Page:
Limerick Civic Trust Seeks Support for Ambitious Heritage Plans for Limerick

David O’Brien, CEO, Limerick Civic Trust, hailed the Community Employment workers under the care of the Trust ‘an army of heroes’ as he confirmed they spent over 50,000 man-hours so far this year on improving the environment. He was speaking at the Trust’s annual Christmas Business Lunch in No.1 Pery Square, Limerick, where over 60 business people were in attendance.

Under the Community Employment Scheme, Limerick Civic Trust manages over 70 participants or trainees at any one time. Through on-the-job training, individuals are allowed the opportunity to improve their core skills, learn new skills and are exposed to constructive challenges of the work place. They are also assisted in finding long term employment.

Speaking about the work they have undertaken this year, David O’Brien said, “The CE scheme workers have dedicated over 50,000 man-hours so far this year on making places more attractive, enjoyable and distinctive. They have cleaned our city’s streets, improved river walks, maintained graveyards and community gardens, restored city boundary markers and more. They are an army of heroes who’ve delivered on so many projects and we know that people in our communities benefit from them, enjoy them and value them.”

He also called on ‘the people who love Limerick’ to support the voluntary organisation’s ambitious plans to improve key heritage sites for the benefit of its citizens and tourists.

Outlining some of the projects they have in plan for the next two years, O’Brien said “My focus for the next two years is about gathering people around us – business people, architects, engineers and people who love Limerick – and we will beg and borrow to get the resources we need to embark and complete some of the 50 plus restoration and heritage improvement projects that we have earmarked; restoration and conservation projects like the Mortuary Chapel at Mount Saint Lawrence’s Cemetery, converting St Munchin’s Church into a museum, the erection of historical plaques and so forth.”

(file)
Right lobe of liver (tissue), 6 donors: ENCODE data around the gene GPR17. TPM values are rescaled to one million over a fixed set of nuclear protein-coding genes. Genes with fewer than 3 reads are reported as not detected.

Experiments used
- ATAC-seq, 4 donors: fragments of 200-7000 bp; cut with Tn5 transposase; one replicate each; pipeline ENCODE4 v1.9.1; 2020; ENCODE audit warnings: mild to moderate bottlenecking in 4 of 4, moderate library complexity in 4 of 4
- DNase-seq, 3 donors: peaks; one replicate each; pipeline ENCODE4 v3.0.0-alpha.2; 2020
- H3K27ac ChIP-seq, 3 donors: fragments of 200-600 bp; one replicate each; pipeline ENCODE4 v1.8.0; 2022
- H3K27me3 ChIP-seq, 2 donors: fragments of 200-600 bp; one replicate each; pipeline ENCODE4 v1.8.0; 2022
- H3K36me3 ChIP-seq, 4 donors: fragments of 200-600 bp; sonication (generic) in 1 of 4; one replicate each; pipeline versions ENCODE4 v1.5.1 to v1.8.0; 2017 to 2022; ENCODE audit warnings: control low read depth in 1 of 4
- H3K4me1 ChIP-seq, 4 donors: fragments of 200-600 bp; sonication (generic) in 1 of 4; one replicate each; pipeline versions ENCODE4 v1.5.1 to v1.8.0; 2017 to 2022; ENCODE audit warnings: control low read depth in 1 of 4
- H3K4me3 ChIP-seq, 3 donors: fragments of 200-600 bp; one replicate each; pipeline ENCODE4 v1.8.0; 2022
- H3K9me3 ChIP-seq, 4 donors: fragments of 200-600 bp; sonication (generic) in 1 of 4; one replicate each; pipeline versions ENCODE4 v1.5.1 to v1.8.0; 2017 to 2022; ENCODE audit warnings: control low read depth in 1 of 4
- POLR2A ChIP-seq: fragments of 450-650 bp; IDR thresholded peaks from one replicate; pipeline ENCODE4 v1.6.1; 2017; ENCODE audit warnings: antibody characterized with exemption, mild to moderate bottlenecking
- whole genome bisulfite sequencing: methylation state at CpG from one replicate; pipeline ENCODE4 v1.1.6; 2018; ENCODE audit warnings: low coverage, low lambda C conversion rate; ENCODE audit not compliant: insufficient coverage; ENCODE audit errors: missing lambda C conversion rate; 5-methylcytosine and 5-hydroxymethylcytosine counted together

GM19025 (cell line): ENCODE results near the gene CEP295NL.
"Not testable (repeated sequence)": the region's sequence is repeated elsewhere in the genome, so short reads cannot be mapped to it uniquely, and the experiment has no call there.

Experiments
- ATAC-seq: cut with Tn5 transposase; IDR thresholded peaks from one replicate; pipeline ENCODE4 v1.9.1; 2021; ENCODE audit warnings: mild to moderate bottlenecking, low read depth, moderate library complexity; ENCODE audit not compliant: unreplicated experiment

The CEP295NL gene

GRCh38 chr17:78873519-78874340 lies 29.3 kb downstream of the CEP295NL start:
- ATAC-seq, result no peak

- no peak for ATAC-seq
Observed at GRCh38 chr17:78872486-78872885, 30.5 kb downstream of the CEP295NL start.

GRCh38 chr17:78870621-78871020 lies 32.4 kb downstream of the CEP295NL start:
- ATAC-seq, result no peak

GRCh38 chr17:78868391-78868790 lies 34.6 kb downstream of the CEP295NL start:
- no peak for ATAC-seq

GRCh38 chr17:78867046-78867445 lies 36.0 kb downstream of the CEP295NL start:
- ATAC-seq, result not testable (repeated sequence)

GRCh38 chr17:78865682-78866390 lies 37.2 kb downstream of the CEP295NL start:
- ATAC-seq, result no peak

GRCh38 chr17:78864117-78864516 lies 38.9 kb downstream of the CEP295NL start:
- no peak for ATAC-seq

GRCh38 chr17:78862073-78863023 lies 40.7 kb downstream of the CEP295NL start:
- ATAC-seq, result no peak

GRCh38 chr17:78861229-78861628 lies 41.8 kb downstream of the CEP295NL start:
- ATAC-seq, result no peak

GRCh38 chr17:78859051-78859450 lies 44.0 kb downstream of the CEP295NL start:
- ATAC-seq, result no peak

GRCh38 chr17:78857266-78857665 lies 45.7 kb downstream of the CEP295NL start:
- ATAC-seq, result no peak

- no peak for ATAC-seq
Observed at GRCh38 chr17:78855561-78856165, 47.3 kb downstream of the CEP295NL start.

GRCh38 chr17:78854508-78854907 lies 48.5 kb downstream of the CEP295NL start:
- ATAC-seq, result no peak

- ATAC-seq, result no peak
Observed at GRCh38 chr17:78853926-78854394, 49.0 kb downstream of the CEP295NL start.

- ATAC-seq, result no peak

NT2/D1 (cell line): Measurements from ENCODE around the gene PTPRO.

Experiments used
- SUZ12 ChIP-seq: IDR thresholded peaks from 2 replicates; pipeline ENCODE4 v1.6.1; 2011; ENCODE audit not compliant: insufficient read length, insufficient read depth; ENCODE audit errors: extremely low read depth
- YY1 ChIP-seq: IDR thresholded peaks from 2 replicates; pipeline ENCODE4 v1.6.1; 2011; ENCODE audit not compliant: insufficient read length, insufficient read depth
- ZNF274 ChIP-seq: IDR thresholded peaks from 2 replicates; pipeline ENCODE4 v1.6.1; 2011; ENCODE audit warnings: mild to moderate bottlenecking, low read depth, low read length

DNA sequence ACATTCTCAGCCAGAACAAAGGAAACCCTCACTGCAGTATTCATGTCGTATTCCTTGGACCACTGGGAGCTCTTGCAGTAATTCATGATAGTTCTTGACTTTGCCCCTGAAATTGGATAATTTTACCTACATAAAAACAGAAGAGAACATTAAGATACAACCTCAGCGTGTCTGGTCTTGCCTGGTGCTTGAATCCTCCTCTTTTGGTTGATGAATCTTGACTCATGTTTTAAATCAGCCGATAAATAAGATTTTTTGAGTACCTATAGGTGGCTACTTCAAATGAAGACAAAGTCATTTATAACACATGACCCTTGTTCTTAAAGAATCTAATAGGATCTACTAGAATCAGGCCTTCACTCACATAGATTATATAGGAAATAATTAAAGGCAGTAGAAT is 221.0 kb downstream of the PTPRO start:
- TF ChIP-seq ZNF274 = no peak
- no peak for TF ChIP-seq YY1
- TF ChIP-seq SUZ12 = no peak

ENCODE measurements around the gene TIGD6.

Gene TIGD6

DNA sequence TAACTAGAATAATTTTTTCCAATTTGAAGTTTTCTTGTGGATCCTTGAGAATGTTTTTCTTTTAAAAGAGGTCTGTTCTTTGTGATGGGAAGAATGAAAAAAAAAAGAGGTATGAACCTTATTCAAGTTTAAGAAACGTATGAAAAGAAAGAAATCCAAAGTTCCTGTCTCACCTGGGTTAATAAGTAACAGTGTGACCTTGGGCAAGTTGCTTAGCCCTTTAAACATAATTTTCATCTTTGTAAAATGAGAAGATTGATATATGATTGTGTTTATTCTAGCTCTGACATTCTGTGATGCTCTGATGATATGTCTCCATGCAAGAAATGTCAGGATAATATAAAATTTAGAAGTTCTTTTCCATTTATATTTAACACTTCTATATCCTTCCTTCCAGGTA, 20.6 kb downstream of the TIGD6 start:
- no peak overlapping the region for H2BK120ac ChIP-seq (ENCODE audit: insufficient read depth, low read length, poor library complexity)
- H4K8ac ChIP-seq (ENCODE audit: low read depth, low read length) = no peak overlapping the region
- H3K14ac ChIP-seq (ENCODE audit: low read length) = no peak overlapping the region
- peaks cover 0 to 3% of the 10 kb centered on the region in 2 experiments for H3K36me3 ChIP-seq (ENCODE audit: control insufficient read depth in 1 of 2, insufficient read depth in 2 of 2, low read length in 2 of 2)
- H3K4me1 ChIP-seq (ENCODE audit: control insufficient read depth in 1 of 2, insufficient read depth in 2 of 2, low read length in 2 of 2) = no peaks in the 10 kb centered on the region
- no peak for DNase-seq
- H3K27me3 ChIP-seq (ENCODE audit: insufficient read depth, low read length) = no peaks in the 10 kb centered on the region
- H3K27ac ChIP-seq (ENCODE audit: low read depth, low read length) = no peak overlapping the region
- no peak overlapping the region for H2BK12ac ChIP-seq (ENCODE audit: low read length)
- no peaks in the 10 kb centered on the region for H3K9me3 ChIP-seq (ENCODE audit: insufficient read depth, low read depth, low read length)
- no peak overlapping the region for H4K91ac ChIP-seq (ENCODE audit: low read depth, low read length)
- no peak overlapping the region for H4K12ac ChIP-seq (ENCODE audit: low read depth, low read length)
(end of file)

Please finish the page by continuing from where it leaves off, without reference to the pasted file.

Brian McLoghlin, Chairman of the Trust echoed the call for support, “Whether it is contributing to the redevelopment of community living in the city centre, the collecting, collating and archiving of the stories of the region through our digital oral achieve or the continued enhancement of the environment through historic plaques, street cleaning, maintenance of public spaces and the renewal of derelict areas the LCT is very involved. But for the larger projects and sites that we are eager to restore funding must come first”, he said.

“Members have a say in what we look at and it is the member’s interest the Trust serves, so we are encouraging more people to become members and help drive our agenda,” McLoghlin concluded.